American art

Diane Arbus - Photographer of Oddity by Geoff Harrison

Ah, the exhibitions we just don't see in this country!  The Met in New York is staging an exhibition of the photography of Diane Arbus.

Born into a wealthy family, Arbus was fascinated by poverty and oddity.  “I love to go to people’s houses,” Diane Arbus once told a reporter, “exploring — doing daring things I’ve not done before.”   She was brilliant at school, sexually precocious and married young.  In the 1950's Arbus was shooting for a fashion magazine, a job she began to loathe - drawn as she was to the "flawed and unusual".

The Jewish Giant

The Jewish Giant

A biographer described Arbus as being adventurous, charismatic and always taking terrible risks.  Norman Mailer described giving Arbus a camera "was like putting a live grenade in the hands of a child.”

This image of identical twins so haunted Stanley Kubrick that he had to include something like it in his movie The Shining.

This image of identical twins so haunted Stanley Kubrick that he had to include something like it in his movie The Shining.

Some found her images ungainly, freakish even brutal but Arbus responded by saying these people wanted to have their photo taken - they liked being paid attention to.

Arbus had two daughters by her marriage, which ended in 1959.  In later years, ill health, loneliness and depression got the better of her, especially after her daughters left home. “My work doesn’t do it for me anymore,” she told a friend.  She committed suicide in 1971, aged 48.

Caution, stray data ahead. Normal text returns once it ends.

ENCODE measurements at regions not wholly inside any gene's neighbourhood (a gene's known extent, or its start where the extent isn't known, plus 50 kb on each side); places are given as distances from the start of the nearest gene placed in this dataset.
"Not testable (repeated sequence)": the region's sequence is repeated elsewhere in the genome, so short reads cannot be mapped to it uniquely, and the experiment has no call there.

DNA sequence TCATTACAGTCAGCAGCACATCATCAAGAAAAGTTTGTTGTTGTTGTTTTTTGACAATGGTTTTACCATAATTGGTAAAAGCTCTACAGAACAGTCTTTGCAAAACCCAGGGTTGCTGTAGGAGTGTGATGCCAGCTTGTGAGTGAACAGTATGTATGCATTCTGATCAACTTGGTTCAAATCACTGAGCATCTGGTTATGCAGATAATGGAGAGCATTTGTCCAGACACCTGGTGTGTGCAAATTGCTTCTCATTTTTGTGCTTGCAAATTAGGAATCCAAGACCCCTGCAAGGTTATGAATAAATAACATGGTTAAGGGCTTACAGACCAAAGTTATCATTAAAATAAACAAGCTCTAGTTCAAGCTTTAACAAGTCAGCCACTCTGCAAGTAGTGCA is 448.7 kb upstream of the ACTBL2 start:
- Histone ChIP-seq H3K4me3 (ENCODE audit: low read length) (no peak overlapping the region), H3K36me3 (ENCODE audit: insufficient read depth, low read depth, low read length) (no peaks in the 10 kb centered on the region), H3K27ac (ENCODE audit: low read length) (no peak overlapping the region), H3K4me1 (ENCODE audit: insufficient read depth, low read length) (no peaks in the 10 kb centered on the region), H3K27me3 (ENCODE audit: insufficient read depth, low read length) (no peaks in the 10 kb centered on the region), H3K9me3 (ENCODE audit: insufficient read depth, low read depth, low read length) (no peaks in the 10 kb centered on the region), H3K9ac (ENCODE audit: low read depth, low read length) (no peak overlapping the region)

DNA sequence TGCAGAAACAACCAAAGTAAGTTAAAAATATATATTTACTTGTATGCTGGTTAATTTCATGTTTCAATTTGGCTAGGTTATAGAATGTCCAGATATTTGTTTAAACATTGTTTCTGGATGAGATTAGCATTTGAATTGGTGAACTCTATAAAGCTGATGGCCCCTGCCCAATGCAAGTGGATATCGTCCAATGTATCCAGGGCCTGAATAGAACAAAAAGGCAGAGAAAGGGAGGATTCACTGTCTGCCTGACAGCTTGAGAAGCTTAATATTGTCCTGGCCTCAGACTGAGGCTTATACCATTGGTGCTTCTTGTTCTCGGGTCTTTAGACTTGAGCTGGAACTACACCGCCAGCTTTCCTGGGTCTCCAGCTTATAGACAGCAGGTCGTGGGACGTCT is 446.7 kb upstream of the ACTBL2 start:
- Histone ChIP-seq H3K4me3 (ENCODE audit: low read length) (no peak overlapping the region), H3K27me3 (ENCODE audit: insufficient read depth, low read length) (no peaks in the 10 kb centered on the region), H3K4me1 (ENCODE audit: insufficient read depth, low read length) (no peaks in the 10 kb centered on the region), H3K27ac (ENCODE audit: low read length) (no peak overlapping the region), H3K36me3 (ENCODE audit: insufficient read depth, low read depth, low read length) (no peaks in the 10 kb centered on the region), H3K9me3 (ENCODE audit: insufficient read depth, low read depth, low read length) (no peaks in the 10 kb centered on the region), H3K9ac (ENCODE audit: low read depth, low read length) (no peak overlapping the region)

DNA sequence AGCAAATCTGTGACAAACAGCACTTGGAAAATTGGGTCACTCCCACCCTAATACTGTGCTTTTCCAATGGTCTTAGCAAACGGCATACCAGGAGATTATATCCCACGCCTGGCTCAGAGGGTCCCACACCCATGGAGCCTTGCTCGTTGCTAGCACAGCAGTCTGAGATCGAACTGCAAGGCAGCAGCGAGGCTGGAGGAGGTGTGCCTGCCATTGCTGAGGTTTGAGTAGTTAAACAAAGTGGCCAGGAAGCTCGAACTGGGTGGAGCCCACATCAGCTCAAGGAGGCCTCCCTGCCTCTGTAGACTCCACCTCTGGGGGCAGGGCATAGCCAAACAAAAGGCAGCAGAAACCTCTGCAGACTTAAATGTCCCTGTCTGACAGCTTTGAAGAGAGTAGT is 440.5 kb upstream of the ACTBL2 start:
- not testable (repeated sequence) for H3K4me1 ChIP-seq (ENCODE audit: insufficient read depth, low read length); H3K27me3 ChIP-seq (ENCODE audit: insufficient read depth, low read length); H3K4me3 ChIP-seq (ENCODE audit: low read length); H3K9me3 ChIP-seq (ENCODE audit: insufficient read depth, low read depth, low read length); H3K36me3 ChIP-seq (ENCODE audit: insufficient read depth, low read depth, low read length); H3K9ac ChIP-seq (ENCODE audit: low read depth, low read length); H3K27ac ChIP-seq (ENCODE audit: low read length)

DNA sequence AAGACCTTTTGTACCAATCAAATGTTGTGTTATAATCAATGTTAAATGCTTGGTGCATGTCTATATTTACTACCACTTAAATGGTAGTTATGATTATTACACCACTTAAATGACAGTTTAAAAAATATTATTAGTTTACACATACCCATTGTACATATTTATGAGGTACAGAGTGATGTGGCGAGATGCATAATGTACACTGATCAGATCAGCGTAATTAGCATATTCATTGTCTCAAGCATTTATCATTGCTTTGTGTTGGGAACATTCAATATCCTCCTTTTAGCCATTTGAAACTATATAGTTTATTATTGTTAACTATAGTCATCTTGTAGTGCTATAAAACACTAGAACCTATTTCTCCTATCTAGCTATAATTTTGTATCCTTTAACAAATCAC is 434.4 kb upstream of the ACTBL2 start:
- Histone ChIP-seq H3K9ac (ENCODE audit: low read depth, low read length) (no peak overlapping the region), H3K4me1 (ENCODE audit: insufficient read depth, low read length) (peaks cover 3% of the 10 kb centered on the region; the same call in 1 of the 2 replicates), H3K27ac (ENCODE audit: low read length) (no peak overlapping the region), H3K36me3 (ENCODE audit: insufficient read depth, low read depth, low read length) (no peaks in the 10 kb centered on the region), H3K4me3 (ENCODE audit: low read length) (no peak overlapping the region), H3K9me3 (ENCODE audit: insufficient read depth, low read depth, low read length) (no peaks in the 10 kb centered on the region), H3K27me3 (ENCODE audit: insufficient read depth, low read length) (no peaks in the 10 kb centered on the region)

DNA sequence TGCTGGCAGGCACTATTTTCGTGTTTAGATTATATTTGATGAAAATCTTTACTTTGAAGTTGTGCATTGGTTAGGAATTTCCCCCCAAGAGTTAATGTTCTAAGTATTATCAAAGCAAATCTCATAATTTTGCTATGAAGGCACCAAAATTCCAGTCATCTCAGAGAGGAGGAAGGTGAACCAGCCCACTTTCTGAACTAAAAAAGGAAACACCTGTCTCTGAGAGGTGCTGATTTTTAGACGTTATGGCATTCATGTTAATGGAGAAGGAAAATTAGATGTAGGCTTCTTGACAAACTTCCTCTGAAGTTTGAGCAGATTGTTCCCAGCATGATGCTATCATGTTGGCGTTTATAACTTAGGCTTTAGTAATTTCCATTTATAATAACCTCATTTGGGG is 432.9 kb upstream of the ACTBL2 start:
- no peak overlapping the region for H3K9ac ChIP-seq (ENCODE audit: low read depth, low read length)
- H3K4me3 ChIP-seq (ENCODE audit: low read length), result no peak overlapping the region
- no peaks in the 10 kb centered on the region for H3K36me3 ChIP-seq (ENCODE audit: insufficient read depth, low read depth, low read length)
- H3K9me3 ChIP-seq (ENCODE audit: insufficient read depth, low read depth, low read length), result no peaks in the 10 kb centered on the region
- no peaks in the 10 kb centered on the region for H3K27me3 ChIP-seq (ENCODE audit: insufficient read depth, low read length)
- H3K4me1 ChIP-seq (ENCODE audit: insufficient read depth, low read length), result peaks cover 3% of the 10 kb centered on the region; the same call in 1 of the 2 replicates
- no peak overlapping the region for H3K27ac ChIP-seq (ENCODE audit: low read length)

When Less Is More And The Value Of Disappointment by Geoff Harrison

In an interview with "The American Reader", photographer Gregory Crewdson discusses his motivations and objectives.  His photos are often cinematic in scale and haunting - maybe even unnerving.  Crewdson has a very unique relationship with the figures in his work: "I don’t want to know them well. I don’t want to have any intimate contact with them. For all the talk of my pictures being narratives or that they’re about storytelling, there’s really very little actually happening in the pictures. One of the few things I always tell people in my pictures is that I want less—give me something less."  Thus his work is open to the widest interpretation, he is giving the viewer the opportunity to project their own narrative into the picture.

Later in the interview, Crewdson speaks of the inevitable disappointment of translating an image in his mind into the final product.  "Yes. I think that’s the nature of representation. No matter what it will disappoint, it will fail in some way.  But that’s also part of the magic of art. If every picture met my expectation in exactly the right way, there’d be no mystery; there’d be no gap between what’s in my head and the picture I make. So it’s necessary. But it sure disappoints you. It’s also what propels you to make the next one."

He argues this is the case for just about every visual or performing artist.  The desire to make something perfect, exactly right.



James Casebere by Geoff Harrison